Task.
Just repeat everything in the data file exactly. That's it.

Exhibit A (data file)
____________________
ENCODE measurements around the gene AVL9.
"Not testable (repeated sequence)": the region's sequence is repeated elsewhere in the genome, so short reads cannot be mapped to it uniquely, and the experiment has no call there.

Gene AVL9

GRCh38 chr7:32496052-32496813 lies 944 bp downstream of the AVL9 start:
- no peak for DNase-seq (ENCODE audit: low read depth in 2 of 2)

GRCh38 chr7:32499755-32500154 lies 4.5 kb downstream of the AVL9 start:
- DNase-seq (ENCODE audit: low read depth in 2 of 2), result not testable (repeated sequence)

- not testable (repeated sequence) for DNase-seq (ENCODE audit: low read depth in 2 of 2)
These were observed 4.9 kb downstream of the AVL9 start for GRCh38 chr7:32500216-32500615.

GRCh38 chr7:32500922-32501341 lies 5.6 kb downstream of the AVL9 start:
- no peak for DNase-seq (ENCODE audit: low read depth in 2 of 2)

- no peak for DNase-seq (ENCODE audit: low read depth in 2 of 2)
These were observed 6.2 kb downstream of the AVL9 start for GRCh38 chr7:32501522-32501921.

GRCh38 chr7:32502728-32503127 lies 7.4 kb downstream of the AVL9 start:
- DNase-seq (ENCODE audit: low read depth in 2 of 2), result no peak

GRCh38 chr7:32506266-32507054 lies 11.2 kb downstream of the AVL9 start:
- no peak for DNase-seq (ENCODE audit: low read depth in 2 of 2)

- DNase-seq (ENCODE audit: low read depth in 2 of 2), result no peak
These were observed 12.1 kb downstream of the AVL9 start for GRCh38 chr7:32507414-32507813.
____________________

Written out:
ENCODE measurements around the gene AVL9.
"Not testable (repeated sequence)": the region's sequence is repeated elsewhere in the genome, so short reads cannot be mapped to it uniquely, and the experiment has no call there.

Gene AVL9

GRCh38 chr7:32496052-32496813 lies 944 bp downstream of the AVL9 start:
- no peak for DNase-seq (ENCODE audit: low read depth in 2 of 2)

GRCh38 chr7:32499755-32500154 lies 4.5 kb downstream of the AVL9 start:
- DNase-seq (ENCODE audit: low read depth in 2 of 2), result not testable (repeated sequence)

- not testable (repeated sequence) for DNase-seq (ENCODE audit: low read depth in 2 of 2)
These were observed 4.9 kb downstream of the AVL9 start for GRCh38 chr7:32500216-32500615.

GRCh38 chr7:32500922-32501341 lies 5.6 kb downstream of the AVL9 start:
- no peak for DNase-seq (ENCODE audit: low read depth in 2 of 2)

- no peak for DNase-seq (ENCODE audit: low read depth in 2 of 2)
These were observed 6.2 kb downstream of the AVL9 start for GRCh38 chr7:32501522-32501921.

GRCh38 chr7:32502728-32503127 lies 7.4 kb downstream of the AVL9 start:
- DNase-seq (ENCODE audit: low read depth in 2 of 2), result no peak

GRCh38 chr7:32506266-32507054 lies 11.2 kb downstream of the AVL9 start:
- no peak for DNase-seq (ENCODE audit: low read depth in 2 of 2)

- DNase-seq (ENCODE audit: low read depth in 2 of 2), result no peak
These were observed 12.1 kb downstream of the AVL9 start for GRCh38 chr7:32507414-32507813.